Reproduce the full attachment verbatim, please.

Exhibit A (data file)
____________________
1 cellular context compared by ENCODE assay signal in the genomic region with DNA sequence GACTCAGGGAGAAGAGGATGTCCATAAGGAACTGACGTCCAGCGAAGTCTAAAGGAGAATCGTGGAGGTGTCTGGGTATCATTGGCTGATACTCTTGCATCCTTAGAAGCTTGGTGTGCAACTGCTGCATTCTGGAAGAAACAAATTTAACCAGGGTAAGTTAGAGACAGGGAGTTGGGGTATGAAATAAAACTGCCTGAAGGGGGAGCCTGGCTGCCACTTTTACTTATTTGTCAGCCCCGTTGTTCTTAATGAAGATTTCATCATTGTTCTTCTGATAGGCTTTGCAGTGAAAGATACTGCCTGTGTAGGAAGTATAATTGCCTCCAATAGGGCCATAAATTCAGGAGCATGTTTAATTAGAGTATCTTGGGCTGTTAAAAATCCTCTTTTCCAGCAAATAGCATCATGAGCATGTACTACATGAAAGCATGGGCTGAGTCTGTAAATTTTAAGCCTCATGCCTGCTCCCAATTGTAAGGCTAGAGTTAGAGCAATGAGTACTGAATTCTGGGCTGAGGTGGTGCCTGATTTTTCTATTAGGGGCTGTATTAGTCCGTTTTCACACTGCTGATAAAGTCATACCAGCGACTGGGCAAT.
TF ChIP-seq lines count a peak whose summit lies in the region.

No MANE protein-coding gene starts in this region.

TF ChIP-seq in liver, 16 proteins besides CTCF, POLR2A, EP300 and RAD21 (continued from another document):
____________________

1 cellular context compared by ENCODE assay signal in the genomic region with DNA sequence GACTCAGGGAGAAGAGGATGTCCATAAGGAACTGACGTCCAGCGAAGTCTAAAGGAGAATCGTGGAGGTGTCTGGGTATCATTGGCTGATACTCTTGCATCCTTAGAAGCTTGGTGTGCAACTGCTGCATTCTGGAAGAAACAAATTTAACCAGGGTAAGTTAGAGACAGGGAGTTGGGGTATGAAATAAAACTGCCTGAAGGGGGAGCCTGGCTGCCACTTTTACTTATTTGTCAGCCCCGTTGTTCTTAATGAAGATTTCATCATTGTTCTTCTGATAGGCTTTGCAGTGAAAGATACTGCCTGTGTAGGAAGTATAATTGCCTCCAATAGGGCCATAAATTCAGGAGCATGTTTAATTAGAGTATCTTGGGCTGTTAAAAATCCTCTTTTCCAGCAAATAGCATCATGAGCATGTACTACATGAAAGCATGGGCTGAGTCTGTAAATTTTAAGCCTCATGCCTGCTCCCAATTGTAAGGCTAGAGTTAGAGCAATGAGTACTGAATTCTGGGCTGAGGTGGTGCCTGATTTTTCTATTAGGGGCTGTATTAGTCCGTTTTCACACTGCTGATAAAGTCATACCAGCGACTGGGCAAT.
TF ChIP-seq lines count a peak whose summit lies in the region.

No MANE protein-coding gene starts in this region.

TF ChIP-seq in liver, 16 proteins besides CTCF, POLR2A, EP300 and RAD21 (continued from another document):